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YOU DECIDE: How can the budget gap be closed?

July 24, 2009

MEDIA CONTACT: Dr. Mike Walden, 919.515.4671 or

Dr. Mike Walden
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Budgets are a financial tool to track flows of money - where the money comes from and where it goes. When I was a kid my mom made a budget using envelopes. Each envelope represented a spending item - groceries, mortgage payment, electricity, etc. - and cash would be put in the envelopes to meet the month's expenditures. Rarely did my mom move cash between envelopes.

The largest budget being discussed in North Carolina today is the state budget. As I write, our state leaders are still wrestling with the fundamentals of the budget, specifically how much money they will have to spend and where it will be spent.

The recession doesn't make this any easier. In May, our state had the seventh highest unemployment rate in the nation. North Carolina's economy has been battered by declines in manufacturing, construction and real estate. Consequently, tax revenues flowing to the state have declined. The gap between what the state planned to spend this year and the revenues available for spending is the 13th largest among the states on a relative basis.

Unlike the federal government, which can legally borrow money to continue operating, North Carolina is required to have a balanced budget. So the gap the state is facing for this budget year will have to be closed.

The multi-billion dollar question is, how will it be closed? There are really two possible answers: reduce planned spending or increase tax revenues. There are issues with each.

Working against spending reductions are three factors. Government costs tend to rise each year. More people typically depend on government during recessions. And every spending item in the state budget has avid supporters.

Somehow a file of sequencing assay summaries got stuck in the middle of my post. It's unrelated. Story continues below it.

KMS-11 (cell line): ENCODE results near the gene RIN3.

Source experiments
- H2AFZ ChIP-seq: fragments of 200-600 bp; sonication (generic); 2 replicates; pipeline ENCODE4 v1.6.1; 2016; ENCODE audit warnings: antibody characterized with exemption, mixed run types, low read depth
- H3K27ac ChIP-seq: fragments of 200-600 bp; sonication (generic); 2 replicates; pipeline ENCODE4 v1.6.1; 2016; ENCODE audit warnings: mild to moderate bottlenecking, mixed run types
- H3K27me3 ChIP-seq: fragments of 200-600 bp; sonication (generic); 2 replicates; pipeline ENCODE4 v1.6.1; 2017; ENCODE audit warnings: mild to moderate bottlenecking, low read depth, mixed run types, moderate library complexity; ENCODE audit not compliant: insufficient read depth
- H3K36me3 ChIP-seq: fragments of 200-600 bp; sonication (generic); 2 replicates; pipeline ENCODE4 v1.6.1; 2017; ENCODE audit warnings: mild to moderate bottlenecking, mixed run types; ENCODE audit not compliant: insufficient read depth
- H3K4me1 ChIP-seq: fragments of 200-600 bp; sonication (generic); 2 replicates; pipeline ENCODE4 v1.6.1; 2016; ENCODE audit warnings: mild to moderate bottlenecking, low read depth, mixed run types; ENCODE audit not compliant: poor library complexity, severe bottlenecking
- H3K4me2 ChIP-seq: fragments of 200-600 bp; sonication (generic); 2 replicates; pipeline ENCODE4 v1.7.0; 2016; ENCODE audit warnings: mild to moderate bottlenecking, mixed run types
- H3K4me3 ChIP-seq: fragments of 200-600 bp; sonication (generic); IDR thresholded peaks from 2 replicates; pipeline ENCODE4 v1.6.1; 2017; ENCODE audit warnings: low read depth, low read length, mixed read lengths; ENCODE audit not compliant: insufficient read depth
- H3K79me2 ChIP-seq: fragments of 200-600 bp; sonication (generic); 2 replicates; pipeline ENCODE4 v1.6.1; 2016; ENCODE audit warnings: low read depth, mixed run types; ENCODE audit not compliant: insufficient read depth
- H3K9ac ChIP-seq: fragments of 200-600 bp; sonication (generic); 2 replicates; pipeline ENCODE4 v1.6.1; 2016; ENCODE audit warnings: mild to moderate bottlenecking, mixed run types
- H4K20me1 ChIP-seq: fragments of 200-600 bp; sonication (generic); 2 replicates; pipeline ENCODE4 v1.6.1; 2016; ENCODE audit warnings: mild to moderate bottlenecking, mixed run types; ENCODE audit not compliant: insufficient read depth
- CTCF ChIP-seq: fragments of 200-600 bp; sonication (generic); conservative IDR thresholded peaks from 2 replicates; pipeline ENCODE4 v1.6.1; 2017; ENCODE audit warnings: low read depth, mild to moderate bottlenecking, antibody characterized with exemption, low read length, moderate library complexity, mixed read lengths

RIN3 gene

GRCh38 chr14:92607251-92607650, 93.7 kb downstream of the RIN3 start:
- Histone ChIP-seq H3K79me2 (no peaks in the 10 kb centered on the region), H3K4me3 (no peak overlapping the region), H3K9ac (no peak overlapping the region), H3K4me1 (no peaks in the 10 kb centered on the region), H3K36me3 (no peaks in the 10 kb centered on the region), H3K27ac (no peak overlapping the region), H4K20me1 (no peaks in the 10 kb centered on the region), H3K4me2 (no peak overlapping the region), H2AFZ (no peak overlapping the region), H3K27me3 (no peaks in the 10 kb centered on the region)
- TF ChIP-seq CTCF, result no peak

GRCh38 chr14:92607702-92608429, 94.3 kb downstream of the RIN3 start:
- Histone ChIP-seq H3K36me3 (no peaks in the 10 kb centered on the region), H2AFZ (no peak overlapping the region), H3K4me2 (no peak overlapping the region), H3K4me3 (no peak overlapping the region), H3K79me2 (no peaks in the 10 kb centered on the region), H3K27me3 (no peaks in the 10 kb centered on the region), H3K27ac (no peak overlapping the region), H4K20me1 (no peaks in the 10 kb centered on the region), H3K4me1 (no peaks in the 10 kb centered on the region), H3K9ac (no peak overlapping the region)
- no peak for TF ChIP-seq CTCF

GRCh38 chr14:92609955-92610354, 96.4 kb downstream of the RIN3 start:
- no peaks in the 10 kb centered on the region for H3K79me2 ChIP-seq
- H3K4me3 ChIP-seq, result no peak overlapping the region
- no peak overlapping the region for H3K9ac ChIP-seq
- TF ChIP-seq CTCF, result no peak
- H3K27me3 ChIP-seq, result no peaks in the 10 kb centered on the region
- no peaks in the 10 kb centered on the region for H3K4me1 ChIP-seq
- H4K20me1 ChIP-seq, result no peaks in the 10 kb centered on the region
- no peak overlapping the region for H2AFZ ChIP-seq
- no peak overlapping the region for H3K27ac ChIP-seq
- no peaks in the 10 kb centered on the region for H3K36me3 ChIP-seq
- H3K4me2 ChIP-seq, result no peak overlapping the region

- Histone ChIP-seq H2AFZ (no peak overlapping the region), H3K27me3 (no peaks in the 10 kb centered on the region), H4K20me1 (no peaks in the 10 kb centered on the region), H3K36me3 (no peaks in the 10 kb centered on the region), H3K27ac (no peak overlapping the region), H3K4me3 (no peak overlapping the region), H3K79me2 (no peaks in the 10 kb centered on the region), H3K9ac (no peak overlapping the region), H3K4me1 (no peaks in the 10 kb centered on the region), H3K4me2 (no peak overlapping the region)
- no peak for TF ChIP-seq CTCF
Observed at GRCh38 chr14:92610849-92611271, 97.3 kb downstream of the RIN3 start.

Spending rises each year because our state population is growing, and price inflation makes government services more expensive. The number of students in schools and colleges, the number of drivers on our highways and the number of folks needing medical assistance generally expand each year, pushing public budgets up. Many of these services - such as medical care - also cost more year after year. Therefore, just to provide the same level of service, state spending on many programs will be larger each successive year.

But isn't there always waste or fat in government spending that could easily be cut when times are tough? Probably so, but the problem is that everyone's list of unneeded programs differs. Tom's idea of a wasteful program may be Dick's example of a crucial one. Indeed, if there weren't supporters of a program, it likely wouldn't be in the budget. So for spending to be cut, widespread agreement must be reached on what programs to reduce, and this is hard to get.

Is the answer to the budget gap higher taxes? There are issues here too. Every dollar the state takes from households and businesses is one less dollar those private entities have to spend. So taxing is a matter of substituting state spending for private spending. The decision, therefore, comes down to whether state spending is viewed to be more important than private spending. For example, is it more important to spend more on public education and mental health care or on food, clothing and rent? Not an easy call.

There's also a concern that higher taxes may make the state less competitive in attracting businesses and jobs. One of the factors a business considers in its location decision is the level of taxes in a state and the quantity of services supported by those taxes. If a business perceives higher taxes are not matched with greater public services it values, the state may be dropped from its list of potential sites.

If there's a theme here, it's one of choices, which puts us right back at budgeting. Because that's essentially what a budget is, a document presenting the choices that have been made. But since choices, by their nature, mean giving up one thing at the expense of others, budgeting is hard - very hard.

So while there's no easy answer for the state budget, I think you'll decide there is one easy conclusion. There's no non-controversial road to a balanced budget.


Dr. Mike Walden is a William Neal Reynolds Professor and North Carolina Cooperative Extension economist in the Department of Agricultural and Resource Economics of N.C. State University's College of Agriculture and Life Sciences. He teaches and writes on personal finance, economic outlook and public policy. The Department of Communication Services provides his You Decide column every two weeks. Earlier You Decide columns are at

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Posted by Dave at July 24, 2009 08:40 AM